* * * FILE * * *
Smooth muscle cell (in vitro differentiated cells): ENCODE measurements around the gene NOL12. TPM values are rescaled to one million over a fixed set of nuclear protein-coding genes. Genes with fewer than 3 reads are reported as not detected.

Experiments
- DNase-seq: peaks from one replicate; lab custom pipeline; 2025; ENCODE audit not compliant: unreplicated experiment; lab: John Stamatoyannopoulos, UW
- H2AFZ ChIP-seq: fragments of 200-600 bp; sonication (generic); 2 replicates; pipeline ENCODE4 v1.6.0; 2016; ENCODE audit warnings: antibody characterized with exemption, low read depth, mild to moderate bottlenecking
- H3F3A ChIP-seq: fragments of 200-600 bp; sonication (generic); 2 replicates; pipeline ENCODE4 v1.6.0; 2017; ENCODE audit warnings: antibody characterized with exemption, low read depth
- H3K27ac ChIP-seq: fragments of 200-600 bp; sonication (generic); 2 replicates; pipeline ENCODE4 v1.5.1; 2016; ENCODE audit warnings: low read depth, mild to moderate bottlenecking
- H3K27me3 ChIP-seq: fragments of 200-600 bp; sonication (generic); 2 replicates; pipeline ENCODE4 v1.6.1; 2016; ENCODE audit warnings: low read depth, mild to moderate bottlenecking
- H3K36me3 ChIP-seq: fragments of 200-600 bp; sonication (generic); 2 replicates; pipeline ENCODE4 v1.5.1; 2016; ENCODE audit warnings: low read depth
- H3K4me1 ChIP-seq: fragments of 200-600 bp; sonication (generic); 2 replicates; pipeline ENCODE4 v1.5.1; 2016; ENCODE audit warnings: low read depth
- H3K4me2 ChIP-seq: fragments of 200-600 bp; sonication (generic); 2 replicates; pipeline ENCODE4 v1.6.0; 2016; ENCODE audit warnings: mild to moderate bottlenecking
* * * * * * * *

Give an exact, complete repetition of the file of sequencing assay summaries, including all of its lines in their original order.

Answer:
Smooth muscle cell (in vitro differentiated cells): ENCODE measurements around the gene NOL12. TPM values are rescaled to one million over a fixed set of nuclear protein-coding genes. Genes with fewer than 3 reads are reported as not detected.

Experiments
- DNase-seq: peaks from one replicate; lab custom pipeline; 2025; ENCODE audit not compliant: unreplicated experiment; lab: John Stamatoyannopoulos, UW
- H2AFZ ChIP-seq: fragments of 200-600 bp; sonication (generic); 2 replicates; pipeline ENCODE4 v1.6.0; 2016; ENCODE audit warnings: antibody characterized with exemption, low read depth, mild to moderate bottlenecking
- H3F3A ChIP-seq: fragments of 200-600 bp; sonication (generic); 2 replicates; pipeline ENCODE4 v1.6.0; 2017; ENCODE audit warnings: antibody characterized with exemption, low read depth
- H3K27ac ChIP-seq: fragments of 200-600 bp; sonication (generic); 2 replicates; pipeline ENCODE4 v1.5.1; 2016; ENCODE audit warnings: low read depth, mild to moderate bottlenecking
- H3K27me3 ChIP-seq: fragments of 200-600 bp; sonication (generic); 2 replicates; pipeline ENCODE4 v1.6.1; 2016; ENCODE audit warnings: low read depth, mild to moderate bottlenecking
- H3K36me3 ChIP-seq: fragments of 200-600 bp; sonication (generic); 2 replicates; pipeline ENCODE4 v1.5.1; 2016; ENCODE audit warnings: low read depth
- H3K4me1 ChIP-seq: fragments of 200-600 bp; sonication (generic); 2 replicates; pipeline ENCODE4 v1.5.1; 2016; ENCODE audit warnings: low read depth
- H3K4me2 ChIP-seq: fragments of 200-600 bp; sonication (generic); 2 replicates; pipeline ENCODE4 v1.6.0; 2016; ENCODE audit warnings: mild to moderate bottlenecking